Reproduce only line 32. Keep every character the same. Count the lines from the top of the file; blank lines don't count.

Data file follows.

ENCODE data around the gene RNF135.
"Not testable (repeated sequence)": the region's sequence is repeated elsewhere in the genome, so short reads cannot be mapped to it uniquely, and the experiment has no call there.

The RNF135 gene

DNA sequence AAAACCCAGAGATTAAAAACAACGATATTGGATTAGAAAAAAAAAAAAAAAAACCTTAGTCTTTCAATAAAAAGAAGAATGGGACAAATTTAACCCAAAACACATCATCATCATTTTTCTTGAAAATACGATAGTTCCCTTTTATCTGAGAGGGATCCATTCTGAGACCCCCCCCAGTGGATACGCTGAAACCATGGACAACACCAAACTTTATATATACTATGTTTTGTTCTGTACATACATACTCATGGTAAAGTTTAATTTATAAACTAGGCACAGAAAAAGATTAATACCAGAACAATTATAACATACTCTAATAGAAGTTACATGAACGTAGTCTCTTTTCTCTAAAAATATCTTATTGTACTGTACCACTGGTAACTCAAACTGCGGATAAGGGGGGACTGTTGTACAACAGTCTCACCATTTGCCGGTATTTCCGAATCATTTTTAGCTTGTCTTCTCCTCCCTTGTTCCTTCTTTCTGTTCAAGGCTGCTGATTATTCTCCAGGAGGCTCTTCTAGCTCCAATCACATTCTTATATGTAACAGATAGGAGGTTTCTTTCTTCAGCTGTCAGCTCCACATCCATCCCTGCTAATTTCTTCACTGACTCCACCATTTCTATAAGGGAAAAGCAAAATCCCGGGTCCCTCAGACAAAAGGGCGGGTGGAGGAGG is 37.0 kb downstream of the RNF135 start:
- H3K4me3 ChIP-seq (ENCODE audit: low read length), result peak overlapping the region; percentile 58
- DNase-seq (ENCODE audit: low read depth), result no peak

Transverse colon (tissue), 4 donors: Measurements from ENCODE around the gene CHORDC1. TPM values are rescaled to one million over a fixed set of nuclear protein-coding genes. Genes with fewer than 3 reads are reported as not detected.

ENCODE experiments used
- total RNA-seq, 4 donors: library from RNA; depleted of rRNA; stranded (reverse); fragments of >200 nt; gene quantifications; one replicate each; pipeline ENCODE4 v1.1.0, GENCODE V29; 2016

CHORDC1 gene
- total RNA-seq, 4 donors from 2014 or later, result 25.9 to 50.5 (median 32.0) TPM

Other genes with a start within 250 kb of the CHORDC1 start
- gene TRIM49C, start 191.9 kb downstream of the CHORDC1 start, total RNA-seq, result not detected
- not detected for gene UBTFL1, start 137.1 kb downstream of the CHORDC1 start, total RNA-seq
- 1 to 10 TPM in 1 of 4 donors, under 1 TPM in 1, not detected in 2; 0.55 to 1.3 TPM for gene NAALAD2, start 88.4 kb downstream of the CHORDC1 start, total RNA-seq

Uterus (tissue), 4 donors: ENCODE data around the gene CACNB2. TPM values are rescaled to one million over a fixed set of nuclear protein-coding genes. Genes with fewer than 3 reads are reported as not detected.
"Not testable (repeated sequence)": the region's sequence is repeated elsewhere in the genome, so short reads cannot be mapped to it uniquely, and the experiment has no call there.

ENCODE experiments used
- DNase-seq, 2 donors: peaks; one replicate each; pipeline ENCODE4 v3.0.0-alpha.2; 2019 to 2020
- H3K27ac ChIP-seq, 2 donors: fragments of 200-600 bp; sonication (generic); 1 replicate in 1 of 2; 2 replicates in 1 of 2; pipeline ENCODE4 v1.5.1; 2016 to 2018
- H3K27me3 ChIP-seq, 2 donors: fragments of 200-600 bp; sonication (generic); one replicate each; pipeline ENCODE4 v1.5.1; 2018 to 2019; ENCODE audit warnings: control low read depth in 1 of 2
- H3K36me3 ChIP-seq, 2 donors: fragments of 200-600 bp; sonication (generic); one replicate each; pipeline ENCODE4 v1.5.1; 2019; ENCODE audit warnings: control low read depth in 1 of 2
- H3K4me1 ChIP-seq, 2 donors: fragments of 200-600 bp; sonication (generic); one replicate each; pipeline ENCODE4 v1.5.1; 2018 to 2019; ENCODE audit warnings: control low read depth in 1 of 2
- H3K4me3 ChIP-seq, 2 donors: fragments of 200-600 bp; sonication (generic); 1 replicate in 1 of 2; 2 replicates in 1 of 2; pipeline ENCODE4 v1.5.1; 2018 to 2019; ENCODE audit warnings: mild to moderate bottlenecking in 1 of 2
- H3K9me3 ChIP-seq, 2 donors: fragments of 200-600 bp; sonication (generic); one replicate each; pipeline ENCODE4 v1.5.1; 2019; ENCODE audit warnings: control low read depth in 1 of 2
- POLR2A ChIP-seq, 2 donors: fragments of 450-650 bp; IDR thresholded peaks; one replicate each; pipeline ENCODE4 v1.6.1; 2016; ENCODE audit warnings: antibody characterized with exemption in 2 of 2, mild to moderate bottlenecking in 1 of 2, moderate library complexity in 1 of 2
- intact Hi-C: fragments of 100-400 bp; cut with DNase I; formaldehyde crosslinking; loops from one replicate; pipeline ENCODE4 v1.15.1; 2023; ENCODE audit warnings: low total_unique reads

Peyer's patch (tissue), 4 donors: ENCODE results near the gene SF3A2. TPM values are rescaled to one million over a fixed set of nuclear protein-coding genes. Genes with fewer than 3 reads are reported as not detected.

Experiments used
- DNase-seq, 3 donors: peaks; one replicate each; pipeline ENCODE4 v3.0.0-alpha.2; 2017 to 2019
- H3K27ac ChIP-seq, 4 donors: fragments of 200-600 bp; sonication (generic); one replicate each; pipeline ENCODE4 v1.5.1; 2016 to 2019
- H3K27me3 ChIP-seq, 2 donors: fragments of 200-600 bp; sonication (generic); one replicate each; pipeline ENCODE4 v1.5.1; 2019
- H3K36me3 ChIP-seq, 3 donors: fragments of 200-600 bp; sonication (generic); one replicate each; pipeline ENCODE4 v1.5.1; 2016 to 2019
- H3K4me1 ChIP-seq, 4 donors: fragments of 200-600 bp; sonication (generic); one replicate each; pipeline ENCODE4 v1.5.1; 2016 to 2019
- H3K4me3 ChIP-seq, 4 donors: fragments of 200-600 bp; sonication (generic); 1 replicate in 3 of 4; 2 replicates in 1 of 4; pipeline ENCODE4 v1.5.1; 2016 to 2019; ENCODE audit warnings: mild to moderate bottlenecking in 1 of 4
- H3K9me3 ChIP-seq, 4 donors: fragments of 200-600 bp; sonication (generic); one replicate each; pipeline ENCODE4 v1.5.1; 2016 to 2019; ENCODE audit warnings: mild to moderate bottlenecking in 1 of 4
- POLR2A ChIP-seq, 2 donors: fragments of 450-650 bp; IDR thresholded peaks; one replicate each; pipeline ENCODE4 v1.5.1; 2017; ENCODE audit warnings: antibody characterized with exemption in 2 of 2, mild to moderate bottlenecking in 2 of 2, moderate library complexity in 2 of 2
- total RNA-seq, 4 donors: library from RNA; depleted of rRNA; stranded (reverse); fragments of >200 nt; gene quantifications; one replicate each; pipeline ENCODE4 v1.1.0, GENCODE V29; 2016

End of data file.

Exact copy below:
- H3K27me3 ChIP-seq, 2 donors: fragments of 200-600 bp; sonication (generic); one replicate each; pipeline ENCODE4 v1.5.1; 2019